A surreal landscape given to close friends, émigré photographer Frank Hofmann and his poet wife Helen Shaw, before Douglas MacDiarmid left New Zealand in 1946. It has remained in the family ever since. Allegory says a lot about his state of being at the time. The war had ended in the South Pacific, there was
When Douglas MacDiarmid was young he was immediately attracted to anyone older, interesting, unorthodox – and preferably non-British. Multi-talented Dutch-Javanese artist and emigrant Theo Schoon most definitely fell into the exceptional category. He too was gay and had studied in Europe, a gifted painter, photographer and carver with precious knowledge and understanding of art trends,
This woman is the personification of one of the most cosmopolitan cities in modern day China, where old tradition blends with Western culture. Douglas MacDiarmid's great friend Eric Grinda, a film maker who made a documentary on MacDiarmid's life, work and beliefs called "A Stranger Everywhere’ in 2006, moved from Paris to Hong Kong a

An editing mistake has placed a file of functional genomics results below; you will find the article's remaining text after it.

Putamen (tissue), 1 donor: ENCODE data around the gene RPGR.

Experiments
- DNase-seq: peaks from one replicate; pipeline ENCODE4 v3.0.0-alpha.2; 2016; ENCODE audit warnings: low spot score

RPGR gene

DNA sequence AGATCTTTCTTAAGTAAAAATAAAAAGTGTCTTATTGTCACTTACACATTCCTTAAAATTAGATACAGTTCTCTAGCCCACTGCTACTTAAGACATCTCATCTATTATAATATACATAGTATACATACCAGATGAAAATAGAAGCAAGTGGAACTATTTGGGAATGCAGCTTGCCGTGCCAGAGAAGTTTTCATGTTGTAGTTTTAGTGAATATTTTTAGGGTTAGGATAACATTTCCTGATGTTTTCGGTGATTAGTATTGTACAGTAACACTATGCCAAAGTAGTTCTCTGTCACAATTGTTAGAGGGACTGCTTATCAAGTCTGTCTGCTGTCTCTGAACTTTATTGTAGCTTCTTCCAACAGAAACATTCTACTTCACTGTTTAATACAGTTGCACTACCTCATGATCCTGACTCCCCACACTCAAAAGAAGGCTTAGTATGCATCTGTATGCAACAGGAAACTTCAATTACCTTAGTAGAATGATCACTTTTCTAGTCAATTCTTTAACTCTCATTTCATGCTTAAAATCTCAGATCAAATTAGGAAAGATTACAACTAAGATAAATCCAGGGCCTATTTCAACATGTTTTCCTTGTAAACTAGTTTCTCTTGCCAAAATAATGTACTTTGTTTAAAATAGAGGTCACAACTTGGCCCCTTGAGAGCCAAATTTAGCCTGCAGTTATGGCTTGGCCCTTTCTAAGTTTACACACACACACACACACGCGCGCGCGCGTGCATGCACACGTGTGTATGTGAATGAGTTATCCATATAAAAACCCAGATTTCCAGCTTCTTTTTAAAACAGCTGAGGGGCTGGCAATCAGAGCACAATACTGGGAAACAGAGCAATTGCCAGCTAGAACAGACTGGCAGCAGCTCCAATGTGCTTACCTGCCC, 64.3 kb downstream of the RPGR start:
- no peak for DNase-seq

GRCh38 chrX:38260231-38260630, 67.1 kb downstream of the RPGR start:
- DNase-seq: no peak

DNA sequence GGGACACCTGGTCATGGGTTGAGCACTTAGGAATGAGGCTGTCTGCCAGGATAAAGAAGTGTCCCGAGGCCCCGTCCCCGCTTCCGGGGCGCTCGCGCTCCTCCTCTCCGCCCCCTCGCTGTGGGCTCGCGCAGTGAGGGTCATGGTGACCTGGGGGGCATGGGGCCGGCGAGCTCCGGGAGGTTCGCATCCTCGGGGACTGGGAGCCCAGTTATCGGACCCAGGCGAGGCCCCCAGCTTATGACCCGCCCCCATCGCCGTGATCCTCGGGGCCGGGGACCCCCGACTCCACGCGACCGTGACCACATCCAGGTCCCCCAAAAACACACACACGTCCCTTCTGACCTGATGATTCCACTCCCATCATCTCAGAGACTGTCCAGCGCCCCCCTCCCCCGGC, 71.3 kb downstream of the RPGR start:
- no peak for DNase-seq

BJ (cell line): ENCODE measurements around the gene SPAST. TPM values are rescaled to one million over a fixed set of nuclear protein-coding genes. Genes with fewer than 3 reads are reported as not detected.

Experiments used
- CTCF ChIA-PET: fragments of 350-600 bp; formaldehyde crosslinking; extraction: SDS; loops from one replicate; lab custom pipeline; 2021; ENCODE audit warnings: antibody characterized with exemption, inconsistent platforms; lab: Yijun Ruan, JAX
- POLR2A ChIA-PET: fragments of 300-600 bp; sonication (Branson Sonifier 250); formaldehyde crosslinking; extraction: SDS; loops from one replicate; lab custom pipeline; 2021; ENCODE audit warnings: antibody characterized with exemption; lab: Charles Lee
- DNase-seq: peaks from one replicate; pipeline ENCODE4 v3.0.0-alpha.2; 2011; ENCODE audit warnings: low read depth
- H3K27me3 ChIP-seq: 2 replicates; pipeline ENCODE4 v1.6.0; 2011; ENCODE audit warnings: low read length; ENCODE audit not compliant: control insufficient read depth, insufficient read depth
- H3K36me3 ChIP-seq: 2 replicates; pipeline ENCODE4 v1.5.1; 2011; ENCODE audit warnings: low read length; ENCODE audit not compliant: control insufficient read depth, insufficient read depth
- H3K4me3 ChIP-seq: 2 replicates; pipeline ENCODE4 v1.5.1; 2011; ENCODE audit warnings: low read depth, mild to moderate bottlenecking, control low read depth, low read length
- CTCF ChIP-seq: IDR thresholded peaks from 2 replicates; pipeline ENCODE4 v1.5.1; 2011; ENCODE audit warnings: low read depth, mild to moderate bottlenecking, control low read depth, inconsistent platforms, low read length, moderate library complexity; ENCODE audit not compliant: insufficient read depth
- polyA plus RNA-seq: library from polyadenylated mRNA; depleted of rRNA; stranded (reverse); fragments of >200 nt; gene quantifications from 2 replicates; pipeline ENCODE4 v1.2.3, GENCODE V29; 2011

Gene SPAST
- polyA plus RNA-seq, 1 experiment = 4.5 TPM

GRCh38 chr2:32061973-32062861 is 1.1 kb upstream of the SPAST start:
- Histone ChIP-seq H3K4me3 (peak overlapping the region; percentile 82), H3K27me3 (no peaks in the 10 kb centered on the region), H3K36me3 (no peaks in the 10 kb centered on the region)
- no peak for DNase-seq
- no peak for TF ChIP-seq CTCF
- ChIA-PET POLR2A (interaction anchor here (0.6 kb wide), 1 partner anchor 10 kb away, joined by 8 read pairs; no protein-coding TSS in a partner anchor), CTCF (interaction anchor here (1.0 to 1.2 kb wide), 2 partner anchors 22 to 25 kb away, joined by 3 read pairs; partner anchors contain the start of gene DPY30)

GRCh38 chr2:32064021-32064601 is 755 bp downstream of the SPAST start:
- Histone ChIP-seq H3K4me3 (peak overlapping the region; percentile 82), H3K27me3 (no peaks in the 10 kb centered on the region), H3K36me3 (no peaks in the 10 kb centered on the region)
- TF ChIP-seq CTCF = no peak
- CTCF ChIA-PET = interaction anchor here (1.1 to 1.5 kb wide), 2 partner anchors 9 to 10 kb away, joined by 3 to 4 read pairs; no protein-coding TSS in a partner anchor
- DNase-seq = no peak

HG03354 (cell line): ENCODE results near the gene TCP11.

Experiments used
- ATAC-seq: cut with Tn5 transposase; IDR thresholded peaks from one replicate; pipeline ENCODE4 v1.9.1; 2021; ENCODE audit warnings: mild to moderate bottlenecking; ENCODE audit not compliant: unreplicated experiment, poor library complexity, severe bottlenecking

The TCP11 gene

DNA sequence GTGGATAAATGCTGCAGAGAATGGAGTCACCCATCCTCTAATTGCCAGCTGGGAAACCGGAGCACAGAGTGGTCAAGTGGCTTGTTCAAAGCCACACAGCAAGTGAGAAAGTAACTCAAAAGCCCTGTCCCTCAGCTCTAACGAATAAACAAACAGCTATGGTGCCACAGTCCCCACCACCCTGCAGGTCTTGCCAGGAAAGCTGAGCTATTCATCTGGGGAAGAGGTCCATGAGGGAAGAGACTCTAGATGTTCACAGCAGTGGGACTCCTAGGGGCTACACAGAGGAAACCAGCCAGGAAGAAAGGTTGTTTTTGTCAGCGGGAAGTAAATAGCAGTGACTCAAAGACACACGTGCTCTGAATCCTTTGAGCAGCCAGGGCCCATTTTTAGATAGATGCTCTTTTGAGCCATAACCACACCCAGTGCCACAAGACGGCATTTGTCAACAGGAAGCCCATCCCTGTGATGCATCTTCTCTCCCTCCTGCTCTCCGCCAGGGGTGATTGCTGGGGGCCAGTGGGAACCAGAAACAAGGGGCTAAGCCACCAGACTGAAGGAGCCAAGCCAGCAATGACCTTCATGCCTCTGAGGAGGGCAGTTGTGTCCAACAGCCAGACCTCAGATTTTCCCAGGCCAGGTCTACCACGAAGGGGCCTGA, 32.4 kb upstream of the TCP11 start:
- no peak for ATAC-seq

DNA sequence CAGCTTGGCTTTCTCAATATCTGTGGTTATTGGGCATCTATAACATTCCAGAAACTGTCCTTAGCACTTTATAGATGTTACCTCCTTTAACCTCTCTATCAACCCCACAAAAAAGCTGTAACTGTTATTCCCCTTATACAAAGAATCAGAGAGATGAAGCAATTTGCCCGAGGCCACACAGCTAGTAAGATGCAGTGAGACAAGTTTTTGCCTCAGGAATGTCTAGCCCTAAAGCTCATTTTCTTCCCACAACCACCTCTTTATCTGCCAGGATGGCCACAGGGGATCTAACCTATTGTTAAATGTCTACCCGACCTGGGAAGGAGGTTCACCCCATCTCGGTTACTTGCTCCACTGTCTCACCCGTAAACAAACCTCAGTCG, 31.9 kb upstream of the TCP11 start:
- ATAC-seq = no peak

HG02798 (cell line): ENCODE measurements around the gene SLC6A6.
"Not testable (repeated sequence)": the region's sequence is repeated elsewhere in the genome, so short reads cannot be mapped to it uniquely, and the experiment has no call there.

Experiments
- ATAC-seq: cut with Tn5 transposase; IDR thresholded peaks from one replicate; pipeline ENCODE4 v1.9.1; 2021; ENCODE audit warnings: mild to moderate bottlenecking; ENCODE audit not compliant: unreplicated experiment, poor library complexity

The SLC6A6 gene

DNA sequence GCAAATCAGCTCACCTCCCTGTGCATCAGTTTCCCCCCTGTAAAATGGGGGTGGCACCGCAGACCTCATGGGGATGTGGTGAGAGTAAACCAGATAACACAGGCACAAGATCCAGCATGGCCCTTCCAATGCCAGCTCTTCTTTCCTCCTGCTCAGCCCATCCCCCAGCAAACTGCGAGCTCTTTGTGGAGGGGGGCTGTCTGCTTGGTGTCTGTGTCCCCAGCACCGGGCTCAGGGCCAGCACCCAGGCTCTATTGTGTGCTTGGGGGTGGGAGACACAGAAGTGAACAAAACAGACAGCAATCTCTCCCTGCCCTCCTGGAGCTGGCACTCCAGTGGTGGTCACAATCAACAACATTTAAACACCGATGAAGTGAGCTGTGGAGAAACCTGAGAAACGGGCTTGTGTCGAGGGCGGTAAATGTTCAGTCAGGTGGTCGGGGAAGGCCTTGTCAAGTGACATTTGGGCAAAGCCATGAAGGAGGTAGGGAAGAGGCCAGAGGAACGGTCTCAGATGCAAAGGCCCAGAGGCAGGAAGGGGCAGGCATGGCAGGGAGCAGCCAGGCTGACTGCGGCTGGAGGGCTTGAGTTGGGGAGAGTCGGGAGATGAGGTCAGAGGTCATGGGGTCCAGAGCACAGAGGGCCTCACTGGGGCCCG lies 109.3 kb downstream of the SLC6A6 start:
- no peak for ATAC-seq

At first glance this is a train carriage at one of the few above-ground subway stations in Paris, but don’t assume that is all this painting has to say for Douglas MacDiarmid is a master of the unforeseen. Look closer and you will see a mythical drama of grand proportions playing out on the platform.
Douglas MacDiarmid has always been an individual with a flair for the unexpected. In 1946, the war over, he wanted a change, something cleansing. Obviously, a gipsy escapade was in order, with his Christchurch landlady Blanche Harding, and her young son Buddy in tow. As he recalled more than 50 years later: “Next came an